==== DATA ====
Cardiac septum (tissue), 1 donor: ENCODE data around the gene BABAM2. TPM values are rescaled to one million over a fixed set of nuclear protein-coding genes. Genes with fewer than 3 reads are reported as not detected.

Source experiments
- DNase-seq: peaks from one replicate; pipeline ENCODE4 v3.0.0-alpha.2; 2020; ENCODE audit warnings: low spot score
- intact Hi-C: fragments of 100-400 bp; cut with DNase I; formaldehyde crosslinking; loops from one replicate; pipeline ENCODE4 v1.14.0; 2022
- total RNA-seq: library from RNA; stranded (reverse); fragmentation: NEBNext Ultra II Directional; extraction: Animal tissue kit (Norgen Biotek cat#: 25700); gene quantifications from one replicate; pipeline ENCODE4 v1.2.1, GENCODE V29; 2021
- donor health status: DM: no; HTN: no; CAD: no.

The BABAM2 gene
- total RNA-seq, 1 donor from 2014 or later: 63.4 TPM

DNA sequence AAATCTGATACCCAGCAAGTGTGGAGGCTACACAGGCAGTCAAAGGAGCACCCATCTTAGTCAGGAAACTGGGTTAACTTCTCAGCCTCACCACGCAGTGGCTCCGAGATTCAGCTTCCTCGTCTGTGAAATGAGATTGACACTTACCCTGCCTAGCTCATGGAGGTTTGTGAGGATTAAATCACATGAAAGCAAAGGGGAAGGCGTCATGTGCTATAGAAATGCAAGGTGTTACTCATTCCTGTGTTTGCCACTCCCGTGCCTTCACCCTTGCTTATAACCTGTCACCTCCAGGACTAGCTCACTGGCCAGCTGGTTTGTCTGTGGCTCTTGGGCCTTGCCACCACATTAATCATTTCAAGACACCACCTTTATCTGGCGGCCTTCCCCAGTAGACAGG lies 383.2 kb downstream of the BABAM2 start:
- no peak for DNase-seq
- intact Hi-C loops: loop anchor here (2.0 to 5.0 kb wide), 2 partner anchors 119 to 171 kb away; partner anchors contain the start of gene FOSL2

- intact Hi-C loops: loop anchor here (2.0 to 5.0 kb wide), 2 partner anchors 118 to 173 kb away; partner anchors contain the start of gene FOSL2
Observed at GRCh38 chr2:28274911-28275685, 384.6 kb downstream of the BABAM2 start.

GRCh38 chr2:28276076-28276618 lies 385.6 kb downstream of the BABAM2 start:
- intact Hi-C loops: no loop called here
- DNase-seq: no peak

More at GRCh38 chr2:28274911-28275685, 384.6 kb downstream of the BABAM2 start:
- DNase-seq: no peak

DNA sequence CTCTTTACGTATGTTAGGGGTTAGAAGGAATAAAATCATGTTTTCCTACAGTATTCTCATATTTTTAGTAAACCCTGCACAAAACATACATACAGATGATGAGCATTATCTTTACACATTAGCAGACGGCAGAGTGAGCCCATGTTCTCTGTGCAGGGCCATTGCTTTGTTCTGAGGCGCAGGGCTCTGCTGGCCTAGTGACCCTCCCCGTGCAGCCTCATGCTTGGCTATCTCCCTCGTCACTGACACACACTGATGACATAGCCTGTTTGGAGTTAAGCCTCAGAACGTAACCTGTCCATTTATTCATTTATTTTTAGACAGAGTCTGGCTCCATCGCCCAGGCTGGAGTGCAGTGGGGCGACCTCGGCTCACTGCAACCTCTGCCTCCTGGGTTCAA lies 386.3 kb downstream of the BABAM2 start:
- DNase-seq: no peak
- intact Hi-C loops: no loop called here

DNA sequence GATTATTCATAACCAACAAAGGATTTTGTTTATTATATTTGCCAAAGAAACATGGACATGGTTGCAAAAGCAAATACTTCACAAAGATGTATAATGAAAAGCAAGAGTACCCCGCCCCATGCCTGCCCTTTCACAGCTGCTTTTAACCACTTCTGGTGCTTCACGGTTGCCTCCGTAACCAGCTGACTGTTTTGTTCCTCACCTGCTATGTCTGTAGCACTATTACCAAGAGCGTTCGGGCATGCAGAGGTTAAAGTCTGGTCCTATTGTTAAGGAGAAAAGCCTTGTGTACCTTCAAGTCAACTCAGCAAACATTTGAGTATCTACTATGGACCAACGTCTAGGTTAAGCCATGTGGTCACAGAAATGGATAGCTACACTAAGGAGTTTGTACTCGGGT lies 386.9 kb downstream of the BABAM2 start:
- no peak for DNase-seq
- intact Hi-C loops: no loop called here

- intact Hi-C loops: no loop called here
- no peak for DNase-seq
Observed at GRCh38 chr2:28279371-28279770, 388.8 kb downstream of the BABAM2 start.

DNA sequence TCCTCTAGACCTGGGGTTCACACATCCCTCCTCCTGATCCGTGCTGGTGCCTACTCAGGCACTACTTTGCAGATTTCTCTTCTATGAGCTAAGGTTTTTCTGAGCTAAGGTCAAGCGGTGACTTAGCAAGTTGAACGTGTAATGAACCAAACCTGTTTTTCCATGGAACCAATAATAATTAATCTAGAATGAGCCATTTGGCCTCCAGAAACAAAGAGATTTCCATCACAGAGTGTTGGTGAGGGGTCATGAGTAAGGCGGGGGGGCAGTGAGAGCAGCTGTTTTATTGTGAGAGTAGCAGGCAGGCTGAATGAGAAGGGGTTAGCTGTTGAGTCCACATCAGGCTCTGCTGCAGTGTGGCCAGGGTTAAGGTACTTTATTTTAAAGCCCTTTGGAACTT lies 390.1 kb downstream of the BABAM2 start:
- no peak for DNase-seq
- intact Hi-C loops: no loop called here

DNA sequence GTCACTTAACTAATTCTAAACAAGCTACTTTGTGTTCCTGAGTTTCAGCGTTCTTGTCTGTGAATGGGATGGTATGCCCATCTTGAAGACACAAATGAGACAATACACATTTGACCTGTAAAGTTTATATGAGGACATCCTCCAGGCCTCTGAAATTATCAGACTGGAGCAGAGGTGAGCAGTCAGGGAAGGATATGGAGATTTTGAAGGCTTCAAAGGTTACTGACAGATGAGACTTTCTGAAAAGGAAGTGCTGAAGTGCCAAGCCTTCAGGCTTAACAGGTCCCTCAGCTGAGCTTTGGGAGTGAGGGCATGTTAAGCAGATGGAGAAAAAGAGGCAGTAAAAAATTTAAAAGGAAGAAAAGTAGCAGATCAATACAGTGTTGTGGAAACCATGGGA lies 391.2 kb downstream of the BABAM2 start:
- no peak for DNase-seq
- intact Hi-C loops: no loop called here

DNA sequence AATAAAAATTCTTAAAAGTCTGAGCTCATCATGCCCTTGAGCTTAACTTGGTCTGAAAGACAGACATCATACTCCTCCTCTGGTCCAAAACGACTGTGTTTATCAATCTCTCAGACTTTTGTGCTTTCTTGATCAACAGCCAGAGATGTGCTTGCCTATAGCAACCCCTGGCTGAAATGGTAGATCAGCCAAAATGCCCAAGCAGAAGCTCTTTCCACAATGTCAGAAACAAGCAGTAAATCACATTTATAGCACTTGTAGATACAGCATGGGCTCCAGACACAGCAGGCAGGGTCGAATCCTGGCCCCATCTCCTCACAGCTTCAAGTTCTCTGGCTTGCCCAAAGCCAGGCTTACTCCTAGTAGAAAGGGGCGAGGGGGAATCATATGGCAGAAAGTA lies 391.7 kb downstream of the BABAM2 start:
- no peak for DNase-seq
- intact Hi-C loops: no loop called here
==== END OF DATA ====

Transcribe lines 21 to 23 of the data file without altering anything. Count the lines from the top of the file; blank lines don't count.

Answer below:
- intact Hi-C loops: no loop called here

DNA sequence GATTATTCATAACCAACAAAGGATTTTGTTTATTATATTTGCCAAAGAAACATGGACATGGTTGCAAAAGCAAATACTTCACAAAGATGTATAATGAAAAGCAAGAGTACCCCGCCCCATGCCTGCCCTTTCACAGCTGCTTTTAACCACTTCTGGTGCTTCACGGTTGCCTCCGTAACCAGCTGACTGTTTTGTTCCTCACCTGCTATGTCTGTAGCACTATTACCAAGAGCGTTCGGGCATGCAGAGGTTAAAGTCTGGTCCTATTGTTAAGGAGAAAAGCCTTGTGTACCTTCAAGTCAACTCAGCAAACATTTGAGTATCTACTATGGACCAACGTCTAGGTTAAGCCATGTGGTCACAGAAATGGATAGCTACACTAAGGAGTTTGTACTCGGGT lies 386.9 kb downstream of the BABAM2 start:
- no peak for DNase-seq